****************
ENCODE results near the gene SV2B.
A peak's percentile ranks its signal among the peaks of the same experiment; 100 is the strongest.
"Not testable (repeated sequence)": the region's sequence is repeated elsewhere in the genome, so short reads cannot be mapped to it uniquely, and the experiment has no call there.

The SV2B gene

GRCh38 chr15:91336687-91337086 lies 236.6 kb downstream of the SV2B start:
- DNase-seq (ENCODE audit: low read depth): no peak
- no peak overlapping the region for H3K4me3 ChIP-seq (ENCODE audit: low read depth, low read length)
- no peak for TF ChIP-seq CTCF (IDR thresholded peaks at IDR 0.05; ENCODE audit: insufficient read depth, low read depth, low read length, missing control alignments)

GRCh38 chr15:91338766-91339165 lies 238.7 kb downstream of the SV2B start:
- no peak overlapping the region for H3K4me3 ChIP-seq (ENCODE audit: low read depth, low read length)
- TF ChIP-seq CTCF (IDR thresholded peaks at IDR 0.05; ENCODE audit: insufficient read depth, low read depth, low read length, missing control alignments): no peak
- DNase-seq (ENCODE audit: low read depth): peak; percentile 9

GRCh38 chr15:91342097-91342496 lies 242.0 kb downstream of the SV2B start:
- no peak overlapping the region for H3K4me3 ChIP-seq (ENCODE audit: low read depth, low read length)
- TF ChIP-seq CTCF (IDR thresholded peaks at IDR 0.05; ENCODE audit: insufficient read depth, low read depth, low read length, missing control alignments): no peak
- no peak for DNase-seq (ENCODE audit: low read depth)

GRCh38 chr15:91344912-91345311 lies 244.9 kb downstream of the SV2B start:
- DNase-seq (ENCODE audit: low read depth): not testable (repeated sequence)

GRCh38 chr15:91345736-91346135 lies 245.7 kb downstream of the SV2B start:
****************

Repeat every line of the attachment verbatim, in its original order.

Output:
ENCODE results near the gene SV2B.
A peak's percentile ranks its signal among the peaks of the same experiment; 100 is the strongest.
"Not testable (repeated sequence)": the region's sequence is repeated elsewhere in the genome, so short reads cannot be mapped to it uniquely, and the experiment has no call there.

The SV2B gene

GRCh38 chr15:91336687-91337086 lies 236.6 kb downstream of the SV2B start:
- DNase-seq (ENCODE audit: low read depth): no peak
- no peak overlapping the region for H3K4me3 ChIP-seq (ENCODE audit: low read depth, low read length)
- no peak for TF ChIP-seq CTCF (IDR thresholded peaks at IDR 0.05; ENCODE audit: insufficient read depth, low read depth, low read length, missing control alignments)

GRCh38 chr15:91338766-91339165 lies 238.7 kb downstream of the SV2B start:
- no peak overlapping the region for H3K4me3 ChIP-seq (ENCODE audit: low read depth, low read length)
- TF ChIP-seq CTCF (IDR thresholded peaks at IDR 0.05; ENCODE audit: insufficient read depth, low read depth, low read length, missing control alignments): no peak
- DNase-seq (ENCODE audit: low read depth): peak; percentile 9

GRCh38 chr15:91342097-91342496 lies 242.0 kb downstream of the SV2B start:
- no peak overlapping the region for H3K4me3 ChIP-seq (ENCODE audit: low read depth, low read length)
- TF ChIP-seq CTCF (IDR thresholded peaks at IDR 0.05; ENCODE audit: insufficient read depth, low read depth, low read length, missing control alignments): no peak
- no peak for DNase-seq (ENCODE audit: low read depth)

GRCh38 chr15:91344912-91345311 lies 244.9 kb downstream of the SV2B start:
- DNase-seq (ENCODE audit: low read depth): not testable (repeated sequence)

GRCh38 chr15:91345736-91346135 lies 245.7 kb downstream of the SV2B start: